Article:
No. I don't give a shit that it shows the death of the mother and the children. Well, maybe after all it is a tiny bit more "let's see if we can do it" than anything for the mother, but still, not the problem.
(hell, it's not like Totoro didn't talk about it aloud, didn't it? And it's supposed to be this bright funny flick)
That movie was about making children feel guilty about their parents.
That's what Takahata said. Not me: the director said it was about making children think about their behaviour. Check those interviews.
It is a children's movie. They even did the whole Totoro/Grave thing dobule release mostly for schools.
And it's not a war film anyway (well, I guess you can say that Au Revoir Le Enfants is a war movie, but sounds pretty strange to me). Certainly it's not at all an anti-war film like most people outside of Japan think.
He's generic as hell. He has no interests, no personality traits really aside from not wanting to do anything (pretty unrealistically, actually: if he was a proud child of an officer he would've tried to). You can't even say he's confrontational or whatever with his aunt: there is no confrontation or escaping it. He's just a generic good brother.
Can someone explain the ending of the manga to me?
She spends the entirety of the manga talking about how nothing is evil and everyone can be saved, and then proceeds to blame everything on the smartest cube around and kill him thinking it would solve everything.
Moreover, she pretty much doomed humanity as soon as the pollution lightens up thanks to the poison forests.
How does this ending not contradict everything we were told before?
He got many details about the novel wrong and believes Takahata used the novel for ethically questionable purposes that exploited the novel's author. All in spite of the fact Nosaka and him being in agreement with each other and his documented understanding of the novel, which makes half of his argument fall apart.
I like how he states Seita is bland and has no character, but go on how to describe how he's distinguished by his pride and is just upset he didn't let go of it. He says "dialogue doesn't move the plot", but his discovery of his father being most likely dead is what pushes him, and thus Setsuko, further into an imaginary world - he's a kid who withdraws from difficult situations. You say if he was a proud child of an officer he would've tried to work, but he did react to that fact - it just wasn't in the way you wanted, apparently. There's nothing unrealistic about an immature kid in time of war or any other time. Actions drive the plot like how their mother's death changes the sibling's relationship earlier on as Seita acts as her guardian.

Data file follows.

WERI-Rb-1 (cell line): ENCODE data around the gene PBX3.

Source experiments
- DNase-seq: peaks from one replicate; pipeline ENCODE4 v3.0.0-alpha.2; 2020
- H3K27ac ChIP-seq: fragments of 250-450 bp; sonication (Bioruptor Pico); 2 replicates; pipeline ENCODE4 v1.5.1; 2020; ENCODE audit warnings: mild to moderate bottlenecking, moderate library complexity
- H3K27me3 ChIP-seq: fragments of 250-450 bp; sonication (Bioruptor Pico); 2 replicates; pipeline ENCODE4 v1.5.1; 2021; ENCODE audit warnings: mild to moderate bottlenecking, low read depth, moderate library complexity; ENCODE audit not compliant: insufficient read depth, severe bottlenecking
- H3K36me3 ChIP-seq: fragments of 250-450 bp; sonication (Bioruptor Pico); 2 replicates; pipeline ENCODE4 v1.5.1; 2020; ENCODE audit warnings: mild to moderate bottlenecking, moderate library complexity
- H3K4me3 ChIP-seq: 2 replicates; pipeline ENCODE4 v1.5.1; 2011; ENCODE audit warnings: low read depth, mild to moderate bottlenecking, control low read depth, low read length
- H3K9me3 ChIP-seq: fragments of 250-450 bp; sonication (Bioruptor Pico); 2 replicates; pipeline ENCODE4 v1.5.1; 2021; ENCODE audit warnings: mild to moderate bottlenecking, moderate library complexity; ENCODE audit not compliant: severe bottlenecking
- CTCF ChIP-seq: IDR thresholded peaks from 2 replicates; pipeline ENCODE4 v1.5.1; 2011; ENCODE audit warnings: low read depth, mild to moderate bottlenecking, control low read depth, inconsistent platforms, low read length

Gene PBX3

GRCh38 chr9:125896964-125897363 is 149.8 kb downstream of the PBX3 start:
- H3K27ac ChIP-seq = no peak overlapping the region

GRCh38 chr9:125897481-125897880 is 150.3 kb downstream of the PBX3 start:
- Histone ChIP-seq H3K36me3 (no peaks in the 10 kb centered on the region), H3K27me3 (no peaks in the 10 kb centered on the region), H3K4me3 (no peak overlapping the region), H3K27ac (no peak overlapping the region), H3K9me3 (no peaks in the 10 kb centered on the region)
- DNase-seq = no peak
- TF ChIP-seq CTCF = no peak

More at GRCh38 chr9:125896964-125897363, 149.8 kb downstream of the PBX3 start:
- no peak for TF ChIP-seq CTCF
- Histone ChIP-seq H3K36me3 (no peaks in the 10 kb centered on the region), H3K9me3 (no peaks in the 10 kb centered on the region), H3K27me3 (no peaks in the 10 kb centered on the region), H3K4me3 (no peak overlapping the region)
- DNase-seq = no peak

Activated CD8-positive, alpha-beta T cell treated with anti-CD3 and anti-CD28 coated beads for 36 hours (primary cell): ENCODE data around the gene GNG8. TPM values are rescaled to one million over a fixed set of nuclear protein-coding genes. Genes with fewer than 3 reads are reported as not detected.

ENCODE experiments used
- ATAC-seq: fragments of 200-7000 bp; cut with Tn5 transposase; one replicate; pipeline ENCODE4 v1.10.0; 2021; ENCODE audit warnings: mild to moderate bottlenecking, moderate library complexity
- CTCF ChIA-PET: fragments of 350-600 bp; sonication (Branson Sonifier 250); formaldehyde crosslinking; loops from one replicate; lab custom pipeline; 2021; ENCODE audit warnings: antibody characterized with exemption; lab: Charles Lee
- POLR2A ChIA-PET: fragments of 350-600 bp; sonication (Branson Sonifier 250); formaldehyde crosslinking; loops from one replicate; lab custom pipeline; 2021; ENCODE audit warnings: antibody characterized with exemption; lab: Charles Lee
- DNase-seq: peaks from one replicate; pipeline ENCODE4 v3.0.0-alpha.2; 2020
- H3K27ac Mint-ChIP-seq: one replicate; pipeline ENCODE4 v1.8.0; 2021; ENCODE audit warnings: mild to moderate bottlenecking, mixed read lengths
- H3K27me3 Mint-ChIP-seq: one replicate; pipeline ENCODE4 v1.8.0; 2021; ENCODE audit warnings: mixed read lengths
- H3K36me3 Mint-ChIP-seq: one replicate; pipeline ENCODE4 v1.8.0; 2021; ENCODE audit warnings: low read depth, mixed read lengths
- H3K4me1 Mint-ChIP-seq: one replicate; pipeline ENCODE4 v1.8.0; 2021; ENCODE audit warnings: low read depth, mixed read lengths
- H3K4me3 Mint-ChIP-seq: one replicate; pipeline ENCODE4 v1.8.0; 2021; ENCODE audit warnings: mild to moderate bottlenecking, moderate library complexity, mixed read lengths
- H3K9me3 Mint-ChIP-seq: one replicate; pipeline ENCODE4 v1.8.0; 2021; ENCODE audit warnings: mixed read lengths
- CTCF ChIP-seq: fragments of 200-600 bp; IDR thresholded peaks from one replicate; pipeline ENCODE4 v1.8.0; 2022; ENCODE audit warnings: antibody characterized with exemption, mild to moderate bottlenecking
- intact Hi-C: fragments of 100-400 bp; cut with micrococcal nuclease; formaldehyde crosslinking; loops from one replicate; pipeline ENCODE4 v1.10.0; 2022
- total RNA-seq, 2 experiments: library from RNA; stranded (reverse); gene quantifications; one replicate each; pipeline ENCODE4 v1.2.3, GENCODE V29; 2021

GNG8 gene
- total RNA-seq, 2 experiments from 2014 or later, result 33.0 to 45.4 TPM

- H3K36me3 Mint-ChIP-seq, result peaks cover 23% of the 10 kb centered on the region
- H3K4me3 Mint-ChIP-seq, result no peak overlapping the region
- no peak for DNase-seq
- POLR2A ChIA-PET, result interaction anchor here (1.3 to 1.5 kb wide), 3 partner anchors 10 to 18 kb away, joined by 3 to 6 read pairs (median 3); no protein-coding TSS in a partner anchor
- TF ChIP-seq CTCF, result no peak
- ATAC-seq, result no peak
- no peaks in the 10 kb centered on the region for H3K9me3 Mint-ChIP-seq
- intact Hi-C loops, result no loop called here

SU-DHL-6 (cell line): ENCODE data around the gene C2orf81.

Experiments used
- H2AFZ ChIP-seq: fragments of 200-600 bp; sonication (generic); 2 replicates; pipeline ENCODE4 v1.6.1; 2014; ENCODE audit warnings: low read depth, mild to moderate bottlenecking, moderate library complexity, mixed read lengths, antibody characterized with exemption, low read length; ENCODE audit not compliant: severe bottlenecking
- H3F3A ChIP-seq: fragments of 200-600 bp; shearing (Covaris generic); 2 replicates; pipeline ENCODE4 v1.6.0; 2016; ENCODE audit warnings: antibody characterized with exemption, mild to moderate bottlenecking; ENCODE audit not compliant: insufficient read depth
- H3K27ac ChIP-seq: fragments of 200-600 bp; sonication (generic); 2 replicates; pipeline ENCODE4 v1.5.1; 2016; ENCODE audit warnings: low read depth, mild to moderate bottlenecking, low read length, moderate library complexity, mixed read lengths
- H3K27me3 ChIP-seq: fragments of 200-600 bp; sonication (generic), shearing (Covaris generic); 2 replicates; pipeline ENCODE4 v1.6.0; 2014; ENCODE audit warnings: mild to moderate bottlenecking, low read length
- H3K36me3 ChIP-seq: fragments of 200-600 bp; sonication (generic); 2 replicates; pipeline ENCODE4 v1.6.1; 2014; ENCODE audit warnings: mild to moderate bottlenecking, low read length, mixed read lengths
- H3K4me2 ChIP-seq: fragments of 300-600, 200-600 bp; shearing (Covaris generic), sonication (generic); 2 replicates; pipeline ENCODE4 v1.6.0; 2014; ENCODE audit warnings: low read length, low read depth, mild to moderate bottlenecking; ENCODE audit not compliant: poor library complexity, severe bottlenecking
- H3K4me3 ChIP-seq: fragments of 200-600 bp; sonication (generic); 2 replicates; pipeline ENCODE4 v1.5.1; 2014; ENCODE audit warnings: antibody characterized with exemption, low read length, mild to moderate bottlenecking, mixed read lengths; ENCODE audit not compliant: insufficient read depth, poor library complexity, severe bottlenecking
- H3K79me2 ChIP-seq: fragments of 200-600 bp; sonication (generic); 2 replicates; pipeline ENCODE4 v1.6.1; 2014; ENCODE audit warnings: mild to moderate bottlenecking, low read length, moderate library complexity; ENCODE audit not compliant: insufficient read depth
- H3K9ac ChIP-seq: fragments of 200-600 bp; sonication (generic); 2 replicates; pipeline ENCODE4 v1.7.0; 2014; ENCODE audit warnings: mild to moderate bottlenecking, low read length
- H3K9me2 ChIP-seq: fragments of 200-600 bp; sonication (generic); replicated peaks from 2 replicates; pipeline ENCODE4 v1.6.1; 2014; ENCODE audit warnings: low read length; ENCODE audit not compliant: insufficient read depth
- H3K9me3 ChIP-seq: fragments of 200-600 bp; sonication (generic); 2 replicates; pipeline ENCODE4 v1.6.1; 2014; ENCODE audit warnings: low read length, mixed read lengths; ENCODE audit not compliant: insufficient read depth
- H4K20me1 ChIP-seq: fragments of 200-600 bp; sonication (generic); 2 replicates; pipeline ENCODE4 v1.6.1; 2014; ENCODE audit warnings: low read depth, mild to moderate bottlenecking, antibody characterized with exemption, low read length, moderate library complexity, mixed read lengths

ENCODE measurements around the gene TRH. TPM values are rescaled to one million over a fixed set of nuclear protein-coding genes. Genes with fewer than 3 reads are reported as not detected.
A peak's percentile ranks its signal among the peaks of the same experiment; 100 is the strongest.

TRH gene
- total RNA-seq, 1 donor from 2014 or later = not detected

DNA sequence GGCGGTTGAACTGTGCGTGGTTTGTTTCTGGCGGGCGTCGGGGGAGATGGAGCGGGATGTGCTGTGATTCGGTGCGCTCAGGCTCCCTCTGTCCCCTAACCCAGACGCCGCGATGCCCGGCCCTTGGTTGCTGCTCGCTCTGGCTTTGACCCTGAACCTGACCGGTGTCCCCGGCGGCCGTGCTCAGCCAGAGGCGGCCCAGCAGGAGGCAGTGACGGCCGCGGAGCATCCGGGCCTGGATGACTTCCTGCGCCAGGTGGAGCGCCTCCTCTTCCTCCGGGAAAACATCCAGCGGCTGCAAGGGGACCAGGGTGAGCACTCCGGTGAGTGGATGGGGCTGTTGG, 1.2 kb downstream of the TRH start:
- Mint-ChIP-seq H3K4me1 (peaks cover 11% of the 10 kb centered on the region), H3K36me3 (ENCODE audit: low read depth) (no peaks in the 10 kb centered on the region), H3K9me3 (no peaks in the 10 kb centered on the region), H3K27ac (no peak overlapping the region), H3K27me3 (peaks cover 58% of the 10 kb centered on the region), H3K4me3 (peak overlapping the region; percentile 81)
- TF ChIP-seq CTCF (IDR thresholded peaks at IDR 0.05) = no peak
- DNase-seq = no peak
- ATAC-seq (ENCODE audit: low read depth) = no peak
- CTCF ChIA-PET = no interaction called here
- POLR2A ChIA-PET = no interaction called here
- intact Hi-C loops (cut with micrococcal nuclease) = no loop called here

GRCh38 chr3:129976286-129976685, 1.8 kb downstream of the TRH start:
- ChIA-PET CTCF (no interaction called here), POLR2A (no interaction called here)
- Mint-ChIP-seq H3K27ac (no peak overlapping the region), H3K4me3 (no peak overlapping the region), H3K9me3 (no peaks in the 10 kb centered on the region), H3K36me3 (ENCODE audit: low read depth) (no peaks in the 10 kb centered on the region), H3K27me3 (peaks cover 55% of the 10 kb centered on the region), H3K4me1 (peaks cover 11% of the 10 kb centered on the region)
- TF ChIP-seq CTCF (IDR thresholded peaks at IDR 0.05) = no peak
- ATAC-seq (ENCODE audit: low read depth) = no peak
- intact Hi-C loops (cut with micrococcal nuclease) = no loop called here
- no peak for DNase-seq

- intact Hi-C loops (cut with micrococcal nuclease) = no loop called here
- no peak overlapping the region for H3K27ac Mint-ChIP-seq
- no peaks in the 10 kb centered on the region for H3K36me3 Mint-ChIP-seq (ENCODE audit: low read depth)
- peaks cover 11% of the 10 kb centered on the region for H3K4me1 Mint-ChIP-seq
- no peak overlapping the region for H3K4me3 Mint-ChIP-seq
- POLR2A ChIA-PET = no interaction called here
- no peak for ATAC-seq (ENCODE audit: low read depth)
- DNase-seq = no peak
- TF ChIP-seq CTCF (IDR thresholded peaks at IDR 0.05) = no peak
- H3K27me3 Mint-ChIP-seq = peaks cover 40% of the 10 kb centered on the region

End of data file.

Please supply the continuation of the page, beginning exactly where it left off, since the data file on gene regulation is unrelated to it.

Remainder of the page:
>there is no confrontation or escaping it.
That explains why he left and never came back.
>He's just a generic good brother.
Explains how he got his sister killed due to his personality flaws and hang ups.
Congratulations, you managed to miss the entire point of the story.
Nausicaa has spent almost the entire duration of the manga witnessing the destructive power of human technology wreaking havoc on nature and civilization both, up to and including inciting a massive ecological catastrophe that swallows up a massive portion of the Dorok principalities. She has been granted a vision of a future untainted by human intervention via her mind-meld with Selm and the forest, and seen that humankind is not yet ready to become responsible stewards of the planet again. What's more, she has become the surrogate mother of a literal god warrior that is so deadly that it leaks radiation and kills everything around it slowly.